Deputy Speaker, closer to home, we know as a government that cost of living is front of mind for many Australians right now. The basics are costing a lot more, Australians are walking away from the supermarket with less for their money, rising interest rates are making it harder to pay the mortgage and many renters are feeling the pressure of costs being passed onto their increased rent, and surging rents have kept many Australians trapped in the rental cycle for prolonged periods. So, we know this as a government, the Albanese Government is acutely aware of how difficult it is right now for people just to get by and that’s why we’re so focused on doing what we can to relieve the pressure on Australians.

Now, although we’ve been in power for some 10 months, we’ve done a fair bit to relieve that pressure so far. I’ll just run through a couple of them very quickly, Deputy Speaker, the childcare changes – as many parents would know, childcare costs are such a significant burden, and our cheaper childcare reforms will help families save up to 90% on their childcare. This will be providing much needed relief from 1st July this year and it will make childcare more affordable and accessible for Australian families and ensure families with children in care are better off.

The Albanese Government also has reformed paid parental leave, which recently passed the Parliament, which will now better meet the needs of modern Australian families with a single parent paid parental leave scheme. From 1st of July, new parents will be able to use a total of 20 weeks leave as they choose, sharing the leave, however it works best for that particular family. Parents will also be able to access leaving multiple blocks as small as one day with periods of work in between. The new combined family income level will also see nearly 3000 additional parents become eligible to access paid parental leave and have access to that 20 weeks of paid parental leave increased from 18 weeks. This is just a start. There’s more to do to help working families, and we will be delivering on paid parental leave of 26 weeks in 2026.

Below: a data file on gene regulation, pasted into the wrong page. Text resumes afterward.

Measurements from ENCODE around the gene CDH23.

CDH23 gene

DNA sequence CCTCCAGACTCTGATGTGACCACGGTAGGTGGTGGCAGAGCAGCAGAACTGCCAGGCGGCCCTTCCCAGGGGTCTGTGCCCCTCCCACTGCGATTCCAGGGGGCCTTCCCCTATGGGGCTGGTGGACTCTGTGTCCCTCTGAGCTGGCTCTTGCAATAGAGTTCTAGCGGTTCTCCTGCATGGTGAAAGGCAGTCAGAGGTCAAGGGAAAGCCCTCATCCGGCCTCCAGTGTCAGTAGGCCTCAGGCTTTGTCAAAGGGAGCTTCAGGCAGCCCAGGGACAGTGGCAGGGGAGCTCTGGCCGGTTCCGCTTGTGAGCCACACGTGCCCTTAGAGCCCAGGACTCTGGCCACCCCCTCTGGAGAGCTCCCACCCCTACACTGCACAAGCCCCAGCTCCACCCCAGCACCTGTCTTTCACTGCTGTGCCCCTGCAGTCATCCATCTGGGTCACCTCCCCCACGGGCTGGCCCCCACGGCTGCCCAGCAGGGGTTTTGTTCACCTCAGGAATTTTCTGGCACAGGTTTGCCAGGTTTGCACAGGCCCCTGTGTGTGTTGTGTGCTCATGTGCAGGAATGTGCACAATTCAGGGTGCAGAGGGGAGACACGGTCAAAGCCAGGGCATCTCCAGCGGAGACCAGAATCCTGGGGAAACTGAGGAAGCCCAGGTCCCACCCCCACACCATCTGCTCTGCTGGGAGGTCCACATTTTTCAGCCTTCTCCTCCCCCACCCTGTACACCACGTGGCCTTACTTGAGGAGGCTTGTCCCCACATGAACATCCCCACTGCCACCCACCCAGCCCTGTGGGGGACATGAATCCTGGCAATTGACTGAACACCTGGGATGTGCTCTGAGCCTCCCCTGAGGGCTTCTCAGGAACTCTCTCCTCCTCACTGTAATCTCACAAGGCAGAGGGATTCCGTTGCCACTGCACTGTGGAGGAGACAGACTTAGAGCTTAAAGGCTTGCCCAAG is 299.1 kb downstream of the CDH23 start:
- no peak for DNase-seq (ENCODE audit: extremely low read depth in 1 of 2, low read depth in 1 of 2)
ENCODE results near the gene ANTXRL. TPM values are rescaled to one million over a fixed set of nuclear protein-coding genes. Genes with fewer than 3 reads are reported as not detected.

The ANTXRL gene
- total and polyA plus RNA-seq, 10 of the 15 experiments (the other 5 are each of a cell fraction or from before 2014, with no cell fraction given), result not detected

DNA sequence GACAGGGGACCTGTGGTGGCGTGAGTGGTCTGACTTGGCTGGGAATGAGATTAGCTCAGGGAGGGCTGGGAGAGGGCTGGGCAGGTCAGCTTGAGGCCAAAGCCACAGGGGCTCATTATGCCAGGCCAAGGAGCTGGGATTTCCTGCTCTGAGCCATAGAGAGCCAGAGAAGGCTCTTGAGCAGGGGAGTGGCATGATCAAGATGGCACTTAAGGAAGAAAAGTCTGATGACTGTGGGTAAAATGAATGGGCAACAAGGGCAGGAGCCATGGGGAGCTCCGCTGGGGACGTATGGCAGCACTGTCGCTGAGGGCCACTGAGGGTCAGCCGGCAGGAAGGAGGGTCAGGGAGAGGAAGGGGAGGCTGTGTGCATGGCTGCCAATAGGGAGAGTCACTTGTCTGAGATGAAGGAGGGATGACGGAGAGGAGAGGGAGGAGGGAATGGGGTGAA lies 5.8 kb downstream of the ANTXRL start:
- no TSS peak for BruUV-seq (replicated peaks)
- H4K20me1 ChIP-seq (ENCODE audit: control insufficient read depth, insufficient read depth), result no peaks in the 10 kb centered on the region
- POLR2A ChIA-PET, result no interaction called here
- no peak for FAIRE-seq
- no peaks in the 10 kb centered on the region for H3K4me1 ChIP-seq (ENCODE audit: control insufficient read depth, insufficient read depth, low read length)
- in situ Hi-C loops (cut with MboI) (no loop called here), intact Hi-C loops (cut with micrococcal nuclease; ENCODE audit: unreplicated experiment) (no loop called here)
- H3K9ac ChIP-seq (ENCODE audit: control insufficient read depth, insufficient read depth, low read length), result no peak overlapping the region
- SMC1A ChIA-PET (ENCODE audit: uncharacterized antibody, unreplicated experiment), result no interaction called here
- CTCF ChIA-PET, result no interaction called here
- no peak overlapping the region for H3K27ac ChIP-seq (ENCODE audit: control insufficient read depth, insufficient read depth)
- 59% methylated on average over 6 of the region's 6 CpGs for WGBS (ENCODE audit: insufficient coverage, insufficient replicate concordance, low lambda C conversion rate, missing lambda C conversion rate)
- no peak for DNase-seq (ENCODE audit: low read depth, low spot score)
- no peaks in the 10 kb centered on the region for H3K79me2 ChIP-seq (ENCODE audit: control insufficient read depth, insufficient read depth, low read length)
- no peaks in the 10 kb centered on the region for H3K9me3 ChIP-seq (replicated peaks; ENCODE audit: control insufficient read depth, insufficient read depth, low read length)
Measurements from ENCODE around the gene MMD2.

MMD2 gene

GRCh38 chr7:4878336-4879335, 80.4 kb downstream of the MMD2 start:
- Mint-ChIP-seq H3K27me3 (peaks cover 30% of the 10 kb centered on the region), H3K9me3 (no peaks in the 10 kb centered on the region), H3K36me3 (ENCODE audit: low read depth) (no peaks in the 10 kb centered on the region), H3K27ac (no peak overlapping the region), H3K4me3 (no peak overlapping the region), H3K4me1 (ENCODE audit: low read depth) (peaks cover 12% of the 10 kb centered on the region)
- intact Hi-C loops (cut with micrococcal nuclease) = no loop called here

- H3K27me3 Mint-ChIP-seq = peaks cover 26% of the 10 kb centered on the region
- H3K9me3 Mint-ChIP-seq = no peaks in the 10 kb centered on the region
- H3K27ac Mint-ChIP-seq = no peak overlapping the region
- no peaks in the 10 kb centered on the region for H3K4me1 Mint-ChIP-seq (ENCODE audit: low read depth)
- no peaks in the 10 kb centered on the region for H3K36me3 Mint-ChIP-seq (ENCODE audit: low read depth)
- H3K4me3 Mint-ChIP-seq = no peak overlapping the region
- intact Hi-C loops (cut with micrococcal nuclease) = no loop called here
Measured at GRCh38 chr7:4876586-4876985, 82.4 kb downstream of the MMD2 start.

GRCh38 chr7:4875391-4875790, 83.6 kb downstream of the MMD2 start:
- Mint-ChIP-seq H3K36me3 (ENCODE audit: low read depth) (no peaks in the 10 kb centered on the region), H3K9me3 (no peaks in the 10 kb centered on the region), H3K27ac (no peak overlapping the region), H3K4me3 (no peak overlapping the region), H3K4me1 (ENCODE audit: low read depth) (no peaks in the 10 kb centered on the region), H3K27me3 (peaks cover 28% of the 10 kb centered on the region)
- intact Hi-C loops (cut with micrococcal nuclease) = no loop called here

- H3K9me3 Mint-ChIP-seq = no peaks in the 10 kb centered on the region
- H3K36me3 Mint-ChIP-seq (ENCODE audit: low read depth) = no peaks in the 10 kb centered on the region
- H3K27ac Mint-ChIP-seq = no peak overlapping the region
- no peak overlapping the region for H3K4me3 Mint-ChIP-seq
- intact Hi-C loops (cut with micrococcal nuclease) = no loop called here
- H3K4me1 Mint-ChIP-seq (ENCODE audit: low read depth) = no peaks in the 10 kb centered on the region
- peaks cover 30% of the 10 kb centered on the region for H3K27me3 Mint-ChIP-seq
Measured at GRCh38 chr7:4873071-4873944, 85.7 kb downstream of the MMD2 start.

We’re also delivering cheaper medicine, and that’s already occurred, Deputy Speaker. Over 3.2 million prescriptions were cheaper in the first two months of this year and thanks to our policy, which came into effect on the 1st of January, Australians have saved more than $36 million since that time. The maximum out of pocket cost for most medicines on the pharmaceutical benefits scheme is now $12.50 lower. For a family relying on two or three medications, that’s going to put as much as $450 back into the household budget, back into people’s pockets. That’s real. That’s making a difference to people. It’s delivering real savings, it’s relieving the pressure on families because of actions taken by the Labor Government – the Albanese Government. We are also working to strengthen Medicare and reduce the pressure on hospitals. That’s part of our $750 million package of strengthening the Medicare fund package which will implement the recommendations of the Strengthening Medicare Task Force Report. We’re delivering 220 million in infrastructure grants to strengthen general practice and we’re delivering 50 urgent care centres that will be rolled out over the course of this year. We’re committed to making it easier for people to see their GP and we’re expanding the Senior Health Care Card, helping more Australians access cheaper medicines and on their visits to the GP. This is why the government is committed to this, because it’s ensuring Australians receive the quality healthcare they deserve.